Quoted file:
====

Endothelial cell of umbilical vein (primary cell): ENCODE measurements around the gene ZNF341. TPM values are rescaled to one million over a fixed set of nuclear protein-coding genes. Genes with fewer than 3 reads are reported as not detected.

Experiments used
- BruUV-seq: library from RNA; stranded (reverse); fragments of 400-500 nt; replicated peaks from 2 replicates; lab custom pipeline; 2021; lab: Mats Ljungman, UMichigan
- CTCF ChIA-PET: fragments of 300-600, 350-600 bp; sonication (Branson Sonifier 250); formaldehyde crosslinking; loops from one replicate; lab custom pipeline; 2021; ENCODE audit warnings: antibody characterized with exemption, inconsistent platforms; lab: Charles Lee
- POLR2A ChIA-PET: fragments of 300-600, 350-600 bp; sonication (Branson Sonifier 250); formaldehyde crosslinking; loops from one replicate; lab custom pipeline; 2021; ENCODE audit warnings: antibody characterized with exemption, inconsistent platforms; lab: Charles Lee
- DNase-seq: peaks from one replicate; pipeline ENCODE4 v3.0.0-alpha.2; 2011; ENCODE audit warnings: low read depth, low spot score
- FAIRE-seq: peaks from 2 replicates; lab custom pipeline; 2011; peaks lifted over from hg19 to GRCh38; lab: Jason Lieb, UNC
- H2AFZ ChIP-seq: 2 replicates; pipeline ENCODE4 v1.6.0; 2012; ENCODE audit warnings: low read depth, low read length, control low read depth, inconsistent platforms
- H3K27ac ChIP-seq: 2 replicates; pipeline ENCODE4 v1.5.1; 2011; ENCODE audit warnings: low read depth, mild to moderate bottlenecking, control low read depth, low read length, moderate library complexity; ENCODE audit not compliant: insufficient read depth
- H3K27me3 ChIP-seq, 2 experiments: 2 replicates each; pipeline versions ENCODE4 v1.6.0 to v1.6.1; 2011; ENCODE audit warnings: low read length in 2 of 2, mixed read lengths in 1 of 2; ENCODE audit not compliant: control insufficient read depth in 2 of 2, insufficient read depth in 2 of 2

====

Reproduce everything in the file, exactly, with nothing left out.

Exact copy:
Endothelial cell of umbilical vein (primary cell): ENCODE measurements around the gene ZNF341. TPM values are rescaled to one million over a fixed set of nuclear protein-coding genes. Genes with fewer than 3 reads are reported as not detected.

Experiments used
- BruUV-seq: library from RNA; stranded (reverse); fragments of 400-500 nt; replicated peaks from 2 replicates; lab custom pipeline; 2021; lab: Mats Ljungman, UMichigan
- CTCF ChIA-PET: fragments of 300-600, 350-600 bp; sonication (Branson Sonifier 250); formaldehyde crosslinking; loops from one replicate; lab custom pipeline; 2021; ENCODE audit warnings: antibody characterized with exemption, inconsistent platforms; lab: Charles Lee
- POLR2A ChIA-PET: fragments of 300-600, 350-600 bp; sonication (Branson Sonifier 250); formaldehyde crosslinking; loops from one replicate; lab custom pipeline; 2021; ENCODE audit warnings: antibody characterized with exemption, inconsistent platforms; lab: Charles Lee
- DNase-seq: peaks from one replicate; pipeline ENCODE4 v3.0.0-alpha.2; 2011; ENCODE audit warnings: low read depth, low spot score
- FAIRE-seq: peaks from 2 replicates; lab custom pipeline; 2011; peaks lifted over from hg19 to GRCh38; lab: Jason Lieb, UNC
- H2AFZ ChIP-seq: 2 replicates; pipeline ENCODE4 v1.6.0; 2012; ENCODE audit warnings: low read depth, low read length, control low read depth, inconsistent platforms
- H3K27ac ChIP-seq: 2 replicates; pipeline ENCODE4 v1.5.1; 2011; ENCODE audit warnings: low read depth, mild to moderate bottlenecking, control low read depth, low read length, moderate library complexity; ENCODE audit not compliant: insufficient read depth
- H3K27me3 ChIP-seq, 2 experiments: 2 replicates each; pipeline versions ENCODE4 v1.6.0 to v1.6.1; 2011; ENCODE audit warnings: low read length in 2 of 2, mixed read lengths in 1 of 2; ENCODE audit not compliant: control insufficient read depth in 2 of 2, insufficient read depth in 2 of 2